It’s curtains for the white nets

I have a small garden here at Dig My Veg and, as it’s very much a central feature, I like to  keep it looking attractive.

I try to use as little plastic as possible too, but when I have to I prefer the use of black items in the garden, as it’s a colour that recedes and projects the colours of the plants to the fore. It is common practice for garden gadget designers to opt for green or brown, I guess with their idea that these colours will blend into the greens of leaves and browns of soil… that they will somehow look more ‘natural’. I think in their attempt at camouflage they actually do the opposite.

It isn’t always easy to find everything in a natural material, or in black. One of those things is the micro-mesh that we all need if we are to grow a carrot and parsnip crop free of carrot-fly larvae excavations (yuck!). If you are starting to sow carrots, it’s best to cover them from the start.

Up until recently, I’ve only thought micro-mesh was available in white, which is OK but, like twitchy net curtains, I’ve always found it a bit disconcerting.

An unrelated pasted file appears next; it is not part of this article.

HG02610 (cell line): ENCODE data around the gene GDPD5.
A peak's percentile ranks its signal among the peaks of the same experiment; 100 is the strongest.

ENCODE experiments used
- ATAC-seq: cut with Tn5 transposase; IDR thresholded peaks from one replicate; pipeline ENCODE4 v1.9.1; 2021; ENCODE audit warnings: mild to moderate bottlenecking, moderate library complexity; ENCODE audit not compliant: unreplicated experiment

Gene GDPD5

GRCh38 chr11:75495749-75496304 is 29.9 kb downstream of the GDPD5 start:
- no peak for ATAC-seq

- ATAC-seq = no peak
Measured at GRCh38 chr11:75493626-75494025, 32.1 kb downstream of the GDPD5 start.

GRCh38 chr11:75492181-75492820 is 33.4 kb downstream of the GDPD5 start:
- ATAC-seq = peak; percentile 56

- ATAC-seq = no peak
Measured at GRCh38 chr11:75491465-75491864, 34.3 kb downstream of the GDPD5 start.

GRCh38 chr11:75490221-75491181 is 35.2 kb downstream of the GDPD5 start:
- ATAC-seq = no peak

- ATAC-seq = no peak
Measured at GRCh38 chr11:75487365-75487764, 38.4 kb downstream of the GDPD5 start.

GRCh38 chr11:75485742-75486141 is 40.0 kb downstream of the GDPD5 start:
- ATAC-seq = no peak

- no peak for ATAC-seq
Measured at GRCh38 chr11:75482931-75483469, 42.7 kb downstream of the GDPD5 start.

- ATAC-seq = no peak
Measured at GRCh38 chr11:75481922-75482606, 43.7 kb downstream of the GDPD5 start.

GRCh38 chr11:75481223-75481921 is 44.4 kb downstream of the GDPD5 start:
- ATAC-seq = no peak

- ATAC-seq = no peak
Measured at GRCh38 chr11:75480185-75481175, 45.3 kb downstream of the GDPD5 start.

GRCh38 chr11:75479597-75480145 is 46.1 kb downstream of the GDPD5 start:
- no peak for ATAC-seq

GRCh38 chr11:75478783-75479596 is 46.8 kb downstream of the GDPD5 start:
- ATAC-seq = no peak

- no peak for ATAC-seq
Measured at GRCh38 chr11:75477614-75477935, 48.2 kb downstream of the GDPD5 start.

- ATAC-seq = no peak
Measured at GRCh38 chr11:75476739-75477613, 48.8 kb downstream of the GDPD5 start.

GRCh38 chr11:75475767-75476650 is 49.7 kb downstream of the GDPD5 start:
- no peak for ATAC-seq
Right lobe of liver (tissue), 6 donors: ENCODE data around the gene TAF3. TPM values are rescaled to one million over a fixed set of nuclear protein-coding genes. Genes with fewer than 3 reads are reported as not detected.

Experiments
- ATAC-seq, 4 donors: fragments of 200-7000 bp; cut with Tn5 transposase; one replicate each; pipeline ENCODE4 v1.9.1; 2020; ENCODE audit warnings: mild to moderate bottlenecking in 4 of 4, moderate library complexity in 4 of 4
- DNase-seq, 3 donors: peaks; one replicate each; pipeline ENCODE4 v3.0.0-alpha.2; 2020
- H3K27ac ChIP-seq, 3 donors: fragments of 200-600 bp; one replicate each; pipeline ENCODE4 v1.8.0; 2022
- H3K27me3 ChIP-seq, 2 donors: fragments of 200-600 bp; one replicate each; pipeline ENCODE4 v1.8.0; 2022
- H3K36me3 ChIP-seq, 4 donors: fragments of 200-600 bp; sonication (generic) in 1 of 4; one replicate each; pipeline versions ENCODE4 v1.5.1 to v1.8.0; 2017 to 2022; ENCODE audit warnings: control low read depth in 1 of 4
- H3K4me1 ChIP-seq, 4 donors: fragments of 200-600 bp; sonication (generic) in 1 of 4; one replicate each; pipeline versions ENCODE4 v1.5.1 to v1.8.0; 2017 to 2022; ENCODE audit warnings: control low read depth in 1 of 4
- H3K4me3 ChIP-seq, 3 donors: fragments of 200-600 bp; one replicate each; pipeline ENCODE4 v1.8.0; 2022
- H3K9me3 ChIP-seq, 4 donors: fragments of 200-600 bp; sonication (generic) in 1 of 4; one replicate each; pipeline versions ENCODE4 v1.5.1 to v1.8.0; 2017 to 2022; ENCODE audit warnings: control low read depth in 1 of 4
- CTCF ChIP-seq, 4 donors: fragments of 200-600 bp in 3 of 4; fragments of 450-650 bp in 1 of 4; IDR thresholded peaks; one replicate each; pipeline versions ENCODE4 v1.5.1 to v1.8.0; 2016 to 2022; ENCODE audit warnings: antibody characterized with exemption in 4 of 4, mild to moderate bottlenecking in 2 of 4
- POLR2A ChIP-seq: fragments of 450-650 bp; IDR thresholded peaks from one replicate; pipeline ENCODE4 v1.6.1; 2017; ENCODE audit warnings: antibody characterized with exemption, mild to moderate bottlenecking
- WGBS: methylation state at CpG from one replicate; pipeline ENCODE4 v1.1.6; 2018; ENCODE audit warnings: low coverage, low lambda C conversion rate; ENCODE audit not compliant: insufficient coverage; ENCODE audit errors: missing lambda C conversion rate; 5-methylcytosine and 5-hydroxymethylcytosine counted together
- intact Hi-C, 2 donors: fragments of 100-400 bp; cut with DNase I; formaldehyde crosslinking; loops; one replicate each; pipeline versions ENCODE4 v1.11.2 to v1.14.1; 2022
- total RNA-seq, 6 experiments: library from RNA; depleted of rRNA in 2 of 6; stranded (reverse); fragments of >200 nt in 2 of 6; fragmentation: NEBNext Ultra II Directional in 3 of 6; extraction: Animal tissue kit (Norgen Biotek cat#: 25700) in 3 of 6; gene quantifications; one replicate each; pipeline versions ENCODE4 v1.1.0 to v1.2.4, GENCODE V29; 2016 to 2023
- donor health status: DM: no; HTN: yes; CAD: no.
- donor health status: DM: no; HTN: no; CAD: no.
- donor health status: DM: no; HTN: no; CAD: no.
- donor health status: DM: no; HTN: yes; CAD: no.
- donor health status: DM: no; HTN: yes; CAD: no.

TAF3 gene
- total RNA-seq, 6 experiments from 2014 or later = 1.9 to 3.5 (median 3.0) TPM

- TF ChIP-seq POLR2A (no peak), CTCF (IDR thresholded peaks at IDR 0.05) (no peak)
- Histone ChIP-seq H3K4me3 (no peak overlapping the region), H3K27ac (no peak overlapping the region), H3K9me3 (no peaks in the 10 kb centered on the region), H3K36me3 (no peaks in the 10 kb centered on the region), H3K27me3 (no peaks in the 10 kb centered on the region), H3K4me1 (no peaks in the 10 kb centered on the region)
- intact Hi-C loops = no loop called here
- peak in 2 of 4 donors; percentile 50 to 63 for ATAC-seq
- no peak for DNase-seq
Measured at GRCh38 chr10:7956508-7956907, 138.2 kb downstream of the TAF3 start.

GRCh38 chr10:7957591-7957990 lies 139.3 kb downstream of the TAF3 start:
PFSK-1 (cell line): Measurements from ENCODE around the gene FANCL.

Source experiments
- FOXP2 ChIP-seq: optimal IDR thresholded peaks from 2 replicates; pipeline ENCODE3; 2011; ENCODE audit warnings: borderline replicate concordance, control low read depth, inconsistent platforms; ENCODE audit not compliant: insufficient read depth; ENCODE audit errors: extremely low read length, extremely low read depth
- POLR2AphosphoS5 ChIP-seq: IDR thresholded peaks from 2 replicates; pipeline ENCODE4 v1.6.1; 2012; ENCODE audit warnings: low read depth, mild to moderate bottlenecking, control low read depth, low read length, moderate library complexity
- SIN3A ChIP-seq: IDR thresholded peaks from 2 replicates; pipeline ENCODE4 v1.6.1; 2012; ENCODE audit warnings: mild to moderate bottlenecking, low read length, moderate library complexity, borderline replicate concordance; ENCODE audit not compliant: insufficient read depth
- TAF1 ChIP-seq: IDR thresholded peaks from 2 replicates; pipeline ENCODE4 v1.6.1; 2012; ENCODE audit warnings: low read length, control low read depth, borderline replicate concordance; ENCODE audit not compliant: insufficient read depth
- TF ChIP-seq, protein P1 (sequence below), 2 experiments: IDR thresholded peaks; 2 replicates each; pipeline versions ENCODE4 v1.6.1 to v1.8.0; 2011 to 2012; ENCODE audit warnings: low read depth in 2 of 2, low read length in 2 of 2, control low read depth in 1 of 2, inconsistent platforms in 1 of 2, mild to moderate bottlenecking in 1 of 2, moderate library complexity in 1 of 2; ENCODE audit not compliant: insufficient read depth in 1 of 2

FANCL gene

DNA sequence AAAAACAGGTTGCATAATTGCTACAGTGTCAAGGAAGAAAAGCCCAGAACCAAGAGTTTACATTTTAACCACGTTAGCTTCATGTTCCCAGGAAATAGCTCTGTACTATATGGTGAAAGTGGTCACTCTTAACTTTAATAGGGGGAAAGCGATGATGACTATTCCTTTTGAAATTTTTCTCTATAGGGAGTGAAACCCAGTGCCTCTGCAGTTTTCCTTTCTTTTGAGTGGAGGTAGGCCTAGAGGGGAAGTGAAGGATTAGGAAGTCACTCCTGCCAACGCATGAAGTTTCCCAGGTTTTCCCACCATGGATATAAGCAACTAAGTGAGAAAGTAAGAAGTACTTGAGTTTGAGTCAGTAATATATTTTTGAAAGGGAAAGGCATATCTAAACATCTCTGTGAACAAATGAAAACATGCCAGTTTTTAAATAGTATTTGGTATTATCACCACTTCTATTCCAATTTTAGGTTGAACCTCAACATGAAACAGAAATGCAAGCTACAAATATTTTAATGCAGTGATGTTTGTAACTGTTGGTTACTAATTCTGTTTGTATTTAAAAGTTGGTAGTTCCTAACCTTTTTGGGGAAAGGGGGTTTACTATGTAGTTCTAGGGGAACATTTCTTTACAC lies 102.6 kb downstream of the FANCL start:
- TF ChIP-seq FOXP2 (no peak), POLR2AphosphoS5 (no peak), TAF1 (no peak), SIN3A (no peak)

I went researching, and found that you can get also get it in red, yellow and blue. But it was great to see that Harrod Horticultural has started selling black micro-mesh! (Tell me if you thing I have I spent too many decades working in the fashion industry, won’t you?!) It is a little more expensive but I took the plunge and bought some. On arrival I found that it had some added advantages, beyond fashion, over the white stuff:

  • Weightless! The extruded plastic is much finer, and the black mesh rests more gently on the plants.
  • Transparent! Unlike the thicker white, and maybe because it optically recedes as a colour, you can actually see the plants beneath the black micro-mesh really clearly. This saves having to take it off to see if any weeding needs doing, or if the plants need attention or picking.
  • Better behaved! I find that the cut edges of my old white micro-mesh frayed quite badly and looked messy. It was also very ‘bouncy’ and took several heavy objects to weigh it down, especially at the corners where excess mesh needs bundling up. The black stuff is more drape-y, and a few bulldog clips hold it neatly in place.

A bit like comparing a fine denier stocking to a pair of “Nora Batty“s, which will be sure to get your neighbours’ nets twitching!

 

 

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